Firms that want to build in Liverpool will have to sign-up to a six-point charter designed to ensure that workers receive the minimum employment conditions.
Unite, Ucatt and the GMB drew up the charter as a means of stamping out ‘notorious’ industry practices, such as bogus self-employment schemes, on any construction site within the city limits.
The three unions will be signing the document, along with the Mayor of Liverpool Joe Anderson, at the mayoral office in the Cunard Building, the Pier Head at lunchtime tomorrow (Thursday 10 September).
The charter states: “It goes without saying that the health and safety of all workers is paramount. The construction industry is a dangerous industry and consequently we expect health & safety standards to be rigorously implemented and adhered to.
“We also expect welfare facilities for construction workers to be appropriate to the 21st century, such as toilets, mess, and drying facilities.”
The unions and the mayor point out that they are ‘acutely aware’ of the projected skill shortages that exist in all areas of the construction industry.
The charter adds: “This means expecting major contractors who have won work in our area to offer proper apprenticeships to the youth of the city.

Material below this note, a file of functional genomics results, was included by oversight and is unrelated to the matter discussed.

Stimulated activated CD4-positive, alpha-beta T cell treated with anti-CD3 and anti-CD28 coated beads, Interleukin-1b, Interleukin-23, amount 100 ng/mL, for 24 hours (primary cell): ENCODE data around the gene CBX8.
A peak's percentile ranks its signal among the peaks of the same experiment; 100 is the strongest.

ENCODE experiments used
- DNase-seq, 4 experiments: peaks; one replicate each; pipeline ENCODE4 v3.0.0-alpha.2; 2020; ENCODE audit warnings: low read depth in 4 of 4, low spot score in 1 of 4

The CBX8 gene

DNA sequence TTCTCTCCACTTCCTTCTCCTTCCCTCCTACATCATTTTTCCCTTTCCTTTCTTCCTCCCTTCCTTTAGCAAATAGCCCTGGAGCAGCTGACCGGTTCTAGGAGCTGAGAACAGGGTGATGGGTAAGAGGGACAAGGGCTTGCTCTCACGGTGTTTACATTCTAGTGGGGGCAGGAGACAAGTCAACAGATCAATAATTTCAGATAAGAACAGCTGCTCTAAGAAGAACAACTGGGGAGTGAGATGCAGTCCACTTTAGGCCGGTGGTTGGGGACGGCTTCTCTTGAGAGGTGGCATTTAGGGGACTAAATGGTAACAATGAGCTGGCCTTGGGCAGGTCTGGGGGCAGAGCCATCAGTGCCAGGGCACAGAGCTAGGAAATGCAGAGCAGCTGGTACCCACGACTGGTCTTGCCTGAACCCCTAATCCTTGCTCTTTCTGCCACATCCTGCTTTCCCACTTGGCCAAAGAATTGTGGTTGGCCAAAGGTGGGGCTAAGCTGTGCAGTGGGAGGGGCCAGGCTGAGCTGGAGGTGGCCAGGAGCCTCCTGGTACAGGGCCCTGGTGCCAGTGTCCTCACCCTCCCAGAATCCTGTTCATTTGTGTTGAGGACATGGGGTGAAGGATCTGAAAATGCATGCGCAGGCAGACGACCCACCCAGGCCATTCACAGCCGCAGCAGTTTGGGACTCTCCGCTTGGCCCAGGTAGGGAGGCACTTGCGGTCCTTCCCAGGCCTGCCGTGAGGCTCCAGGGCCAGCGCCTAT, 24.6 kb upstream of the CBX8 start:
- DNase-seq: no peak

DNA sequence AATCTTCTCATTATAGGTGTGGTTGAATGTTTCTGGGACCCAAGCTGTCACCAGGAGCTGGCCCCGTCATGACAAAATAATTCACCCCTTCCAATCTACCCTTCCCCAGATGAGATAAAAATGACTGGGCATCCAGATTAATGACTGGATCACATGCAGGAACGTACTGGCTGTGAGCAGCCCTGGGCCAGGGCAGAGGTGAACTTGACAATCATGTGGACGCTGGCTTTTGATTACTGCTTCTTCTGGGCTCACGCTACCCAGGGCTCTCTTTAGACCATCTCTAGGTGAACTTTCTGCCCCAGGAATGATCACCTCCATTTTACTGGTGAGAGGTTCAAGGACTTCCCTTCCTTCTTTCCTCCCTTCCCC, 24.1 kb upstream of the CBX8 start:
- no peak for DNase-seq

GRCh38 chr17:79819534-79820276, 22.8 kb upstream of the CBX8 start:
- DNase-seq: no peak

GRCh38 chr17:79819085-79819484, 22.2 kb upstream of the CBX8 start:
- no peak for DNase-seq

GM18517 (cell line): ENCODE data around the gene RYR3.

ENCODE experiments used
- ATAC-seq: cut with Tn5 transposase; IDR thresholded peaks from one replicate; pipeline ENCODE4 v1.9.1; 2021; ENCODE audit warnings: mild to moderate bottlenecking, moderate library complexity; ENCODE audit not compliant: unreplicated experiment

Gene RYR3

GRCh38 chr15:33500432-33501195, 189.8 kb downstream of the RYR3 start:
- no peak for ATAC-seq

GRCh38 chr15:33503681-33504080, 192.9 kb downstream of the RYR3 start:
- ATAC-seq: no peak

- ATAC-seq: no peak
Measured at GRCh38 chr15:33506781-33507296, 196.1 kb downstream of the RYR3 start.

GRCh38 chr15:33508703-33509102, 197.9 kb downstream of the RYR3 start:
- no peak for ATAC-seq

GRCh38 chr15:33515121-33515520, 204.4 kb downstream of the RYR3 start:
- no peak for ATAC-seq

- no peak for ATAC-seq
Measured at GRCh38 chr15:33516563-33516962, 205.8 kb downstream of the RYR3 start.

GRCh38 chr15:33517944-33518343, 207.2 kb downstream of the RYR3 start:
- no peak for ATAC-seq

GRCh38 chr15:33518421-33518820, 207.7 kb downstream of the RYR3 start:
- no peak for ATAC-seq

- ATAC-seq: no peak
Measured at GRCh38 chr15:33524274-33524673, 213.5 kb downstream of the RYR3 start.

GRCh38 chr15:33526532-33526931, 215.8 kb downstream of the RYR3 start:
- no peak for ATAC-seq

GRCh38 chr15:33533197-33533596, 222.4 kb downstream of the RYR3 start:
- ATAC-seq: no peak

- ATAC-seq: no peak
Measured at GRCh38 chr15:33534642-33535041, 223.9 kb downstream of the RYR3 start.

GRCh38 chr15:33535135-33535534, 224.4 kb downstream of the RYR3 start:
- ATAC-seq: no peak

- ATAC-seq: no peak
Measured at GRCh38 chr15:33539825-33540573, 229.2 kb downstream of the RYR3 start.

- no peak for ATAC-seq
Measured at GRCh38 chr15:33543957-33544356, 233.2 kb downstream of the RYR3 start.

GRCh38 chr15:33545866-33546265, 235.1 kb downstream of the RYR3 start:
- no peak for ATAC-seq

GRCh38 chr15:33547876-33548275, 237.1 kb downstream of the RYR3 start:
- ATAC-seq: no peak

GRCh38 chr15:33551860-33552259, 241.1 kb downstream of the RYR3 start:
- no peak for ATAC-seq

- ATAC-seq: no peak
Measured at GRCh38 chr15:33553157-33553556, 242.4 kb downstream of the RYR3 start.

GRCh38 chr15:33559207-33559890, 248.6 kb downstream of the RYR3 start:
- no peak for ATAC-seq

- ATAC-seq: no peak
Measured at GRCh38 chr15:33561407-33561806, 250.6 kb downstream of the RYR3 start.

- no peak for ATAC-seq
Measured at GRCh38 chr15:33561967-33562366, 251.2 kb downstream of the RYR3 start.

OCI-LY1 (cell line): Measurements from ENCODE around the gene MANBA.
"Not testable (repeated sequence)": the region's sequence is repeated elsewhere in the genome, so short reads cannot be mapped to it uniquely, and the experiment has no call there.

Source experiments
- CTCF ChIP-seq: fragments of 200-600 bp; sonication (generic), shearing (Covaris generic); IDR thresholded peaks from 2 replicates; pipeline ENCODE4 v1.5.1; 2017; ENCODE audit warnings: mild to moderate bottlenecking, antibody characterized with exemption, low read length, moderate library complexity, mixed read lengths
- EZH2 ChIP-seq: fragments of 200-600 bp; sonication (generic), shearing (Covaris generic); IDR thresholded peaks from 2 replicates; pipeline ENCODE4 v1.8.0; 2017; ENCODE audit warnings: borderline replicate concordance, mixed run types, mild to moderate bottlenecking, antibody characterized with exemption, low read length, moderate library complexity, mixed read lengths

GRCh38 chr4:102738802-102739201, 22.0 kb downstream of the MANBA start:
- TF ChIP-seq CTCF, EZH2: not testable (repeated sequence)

“We also support other initiatives whose aim is to improve or expand the education and training of employers and employees engaged on construction projects across our city.
“Liverpool City Council is a ‘living wage’ employer and believes that workers should be fairly rewarded for their efforts.
“We also believe that all workers have the right to paid holidays, access to a sickness benefit scheme, a decent pension, accident compensation and the comfort of knowing that a death in service scheme is in operation.”
The city council has said it believes the trade unions play a vital role in creating a safe and productive worksite, and developing good industrial relations.
Commenting on the charter Bernard McAuley, Unite national officer for construction, said, “This is a most welcome step in the right direction, protecting the right of workers in this sector has been a long and remains an ongoing struggle.
“The charter deals with Liverpool of course, but we would like to see it taken up across the rest of the country in future,” he added.
“We will watch look closely at its implementation in Liverpool and Unite will continue to campaign for the improvement of health and safety standards, plus proper pay and training, for construction workers across the land.”